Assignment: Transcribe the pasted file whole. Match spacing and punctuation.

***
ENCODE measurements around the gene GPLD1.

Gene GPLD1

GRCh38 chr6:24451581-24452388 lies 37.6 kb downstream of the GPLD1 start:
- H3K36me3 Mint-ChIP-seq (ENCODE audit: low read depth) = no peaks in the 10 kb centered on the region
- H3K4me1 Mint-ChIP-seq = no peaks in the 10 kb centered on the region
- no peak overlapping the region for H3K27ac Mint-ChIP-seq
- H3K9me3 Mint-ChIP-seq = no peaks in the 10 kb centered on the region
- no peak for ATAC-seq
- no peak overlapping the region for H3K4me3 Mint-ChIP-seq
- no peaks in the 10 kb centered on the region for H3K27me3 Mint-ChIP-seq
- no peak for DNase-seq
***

ENCODE measurements around the gene GPLD1.

Gene GPLD1

GRCh38 chr6:24451581-24452388 lies 37.6 kb downstream of the GPLD1 start:
- H3K36me3 Mint-ChIP-seq (ENCODE audit: low read depth) = no peaks in the 10 kb centered on the region
- H3K4me1 Mint-ChIP-seq = no peaks in the 10 kb centered on the region
- no peak overlapping the region for H3K27ac Mint-ChIP-seq
- H3K9me3 Mint-ChIP-seq = no peaks in the 10 kb centered on the region
- no peak for ATAC-seq
- no peak overlapping the region for H3K4me3 Mint-ChIP-seq
- no peaks in the 10 kb centered on the region for H3K27me3 Mint-ChIP-seq
- no peak for DNase-seq